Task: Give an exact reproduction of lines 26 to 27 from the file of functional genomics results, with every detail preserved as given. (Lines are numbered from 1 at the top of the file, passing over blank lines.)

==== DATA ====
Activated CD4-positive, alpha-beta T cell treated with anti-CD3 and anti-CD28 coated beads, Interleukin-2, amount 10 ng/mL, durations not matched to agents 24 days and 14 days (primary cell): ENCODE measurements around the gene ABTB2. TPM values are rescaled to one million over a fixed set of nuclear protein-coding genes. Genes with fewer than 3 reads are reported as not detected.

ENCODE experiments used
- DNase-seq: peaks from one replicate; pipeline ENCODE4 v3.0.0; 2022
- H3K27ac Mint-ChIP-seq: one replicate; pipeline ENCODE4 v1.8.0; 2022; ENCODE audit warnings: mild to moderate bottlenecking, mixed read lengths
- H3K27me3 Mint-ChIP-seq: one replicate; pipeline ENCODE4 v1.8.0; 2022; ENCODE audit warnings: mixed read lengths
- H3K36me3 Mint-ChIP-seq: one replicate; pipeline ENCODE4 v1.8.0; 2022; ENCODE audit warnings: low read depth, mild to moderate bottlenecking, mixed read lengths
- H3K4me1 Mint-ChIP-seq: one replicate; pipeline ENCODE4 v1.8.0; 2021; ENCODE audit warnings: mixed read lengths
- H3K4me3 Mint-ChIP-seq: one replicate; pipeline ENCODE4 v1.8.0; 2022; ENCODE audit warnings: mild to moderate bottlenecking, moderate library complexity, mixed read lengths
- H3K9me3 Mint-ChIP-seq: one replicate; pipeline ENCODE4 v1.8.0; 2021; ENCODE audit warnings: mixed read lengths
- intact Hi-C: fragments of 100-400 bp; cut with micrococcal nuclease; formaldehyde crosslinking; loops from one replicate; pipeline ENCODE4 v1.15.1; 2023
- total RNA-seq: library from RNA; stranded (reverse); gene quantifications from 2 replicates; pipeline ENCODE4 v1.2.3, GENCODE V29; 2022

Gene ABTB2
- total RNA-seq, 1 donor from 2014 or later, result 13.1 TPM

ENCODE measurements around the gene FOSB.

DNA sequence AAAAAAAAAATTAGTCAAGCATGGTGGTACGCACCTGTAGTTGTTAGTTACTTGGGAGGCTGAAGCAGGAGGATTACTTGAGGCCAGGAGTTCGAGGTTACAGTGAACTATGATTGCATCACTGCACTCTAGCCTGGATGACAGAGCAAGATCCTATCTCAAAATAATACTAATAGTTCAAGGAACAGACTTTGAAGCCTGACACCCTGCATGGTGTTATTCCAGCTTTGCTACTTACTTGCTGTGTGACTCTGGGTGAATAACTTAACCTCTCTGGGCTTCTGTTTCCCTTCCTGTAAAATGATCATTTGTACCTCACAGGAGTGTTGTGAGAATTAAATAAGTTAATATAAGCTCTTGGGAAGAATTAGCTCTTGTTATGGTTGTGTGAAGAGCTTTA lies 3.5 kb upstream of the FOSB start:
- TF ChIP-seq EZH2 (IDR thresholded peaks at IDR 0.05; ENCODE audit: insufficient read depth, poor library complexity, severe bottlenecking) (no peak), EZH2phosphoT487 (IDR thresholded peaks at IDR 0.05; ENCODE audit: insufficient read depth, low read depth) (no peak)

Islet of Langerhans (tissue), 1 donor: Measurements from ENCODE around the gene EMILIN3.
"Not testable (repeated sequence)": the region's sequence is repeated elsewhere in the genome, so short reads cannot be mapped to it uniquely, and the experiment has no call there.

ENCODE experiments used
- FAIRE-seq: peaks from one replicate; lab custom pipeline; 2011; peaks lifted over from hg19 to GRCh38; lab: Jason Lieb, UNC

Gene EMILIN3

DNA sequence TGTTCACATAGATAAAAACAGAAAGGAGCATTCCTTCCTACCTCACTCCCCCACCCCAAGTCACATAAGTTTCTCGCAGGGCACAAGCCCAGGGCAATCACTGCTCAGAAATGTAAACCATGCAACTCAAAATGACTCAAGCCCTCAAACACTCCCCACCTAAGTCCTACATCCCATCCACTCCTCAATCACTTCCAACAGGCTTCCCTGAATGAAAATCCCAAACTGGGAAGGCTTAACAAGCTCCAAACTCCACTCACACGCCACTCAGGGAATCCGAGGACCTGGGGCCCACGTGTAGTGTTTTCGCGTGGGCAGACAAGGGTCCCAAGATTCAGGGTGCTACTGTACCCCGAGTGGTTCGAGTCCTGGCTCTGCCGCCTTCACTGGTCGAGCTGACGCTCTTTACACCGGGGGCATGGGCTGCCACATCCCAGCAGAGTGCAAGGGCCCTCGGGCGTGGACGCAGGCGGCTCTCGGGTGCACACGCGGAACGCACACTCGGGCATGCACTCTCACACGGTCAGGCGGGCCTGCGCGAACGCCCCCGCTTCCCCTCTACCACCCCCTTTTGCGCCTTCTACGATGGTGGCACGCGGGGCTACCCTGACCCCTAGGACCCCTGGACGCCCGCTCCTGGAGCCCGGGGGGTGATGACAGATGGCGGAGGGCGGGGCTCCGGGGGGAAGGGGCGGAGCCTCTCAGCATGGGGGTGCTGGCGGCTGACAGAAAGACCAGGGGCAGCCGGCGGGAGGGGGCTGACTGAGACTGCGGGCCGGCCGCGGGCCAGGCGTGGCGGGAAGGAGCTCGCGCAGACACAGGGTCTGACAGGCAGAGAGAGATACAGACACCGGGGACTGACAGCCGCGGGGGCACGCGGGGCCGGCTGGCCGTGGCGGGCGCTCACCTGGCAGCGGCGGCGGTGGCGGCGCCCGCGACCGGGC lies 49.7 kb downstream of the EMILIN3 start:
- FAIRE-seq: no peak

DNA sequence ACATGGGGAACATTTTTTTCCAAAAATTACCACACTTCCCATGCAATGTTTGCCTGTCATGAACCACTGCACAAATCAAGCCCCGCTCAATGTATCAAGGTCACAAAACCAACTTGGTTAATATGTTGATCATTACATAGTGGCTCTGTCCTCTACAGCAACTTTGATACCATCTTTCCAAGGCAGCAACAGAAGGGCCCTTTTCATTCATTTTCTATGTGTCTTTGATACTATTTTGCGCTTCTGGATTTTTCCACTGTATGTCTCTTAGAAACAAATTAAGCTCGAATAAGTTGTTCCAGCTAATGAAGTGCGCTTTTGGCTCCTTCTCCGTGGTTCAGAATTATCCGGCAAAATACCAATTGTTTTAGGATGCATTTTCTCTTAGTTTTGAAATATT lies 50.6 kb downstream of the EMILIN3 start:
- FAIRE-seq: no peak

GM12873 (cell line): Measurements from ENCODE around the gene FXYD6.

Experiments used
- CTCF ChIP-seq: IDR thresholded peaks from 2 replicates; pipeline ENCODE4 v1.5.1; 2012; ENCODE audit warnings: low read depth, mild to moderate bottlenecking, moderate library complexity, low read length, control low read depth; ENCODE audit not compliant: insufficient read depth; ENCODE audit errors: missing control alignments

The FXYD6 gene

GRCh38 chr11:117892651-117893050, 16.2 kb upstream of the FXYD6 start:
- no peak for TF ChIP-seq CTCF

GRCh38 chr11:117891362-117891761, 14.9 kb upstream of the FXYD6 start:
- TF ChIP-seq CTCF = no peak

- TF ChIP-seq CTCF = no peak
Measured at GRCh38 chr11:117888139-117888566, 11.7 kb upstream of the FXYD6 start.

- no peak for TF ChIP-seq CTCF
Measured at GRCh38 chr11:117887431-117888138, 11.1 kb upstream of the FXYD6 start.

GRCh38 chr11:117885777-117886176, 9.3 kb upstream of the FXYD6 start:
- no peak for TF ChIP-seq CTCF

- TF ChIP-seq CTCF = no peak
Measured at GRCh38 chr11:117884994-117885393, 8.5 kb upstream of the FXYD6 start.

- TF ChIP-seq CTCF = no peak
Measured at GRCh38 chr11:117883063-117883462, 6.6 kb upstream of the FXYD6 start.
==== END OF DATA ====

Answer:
GM12873 (cell line): Measurements from ENCODE around the gene FXYD6.

Experiments used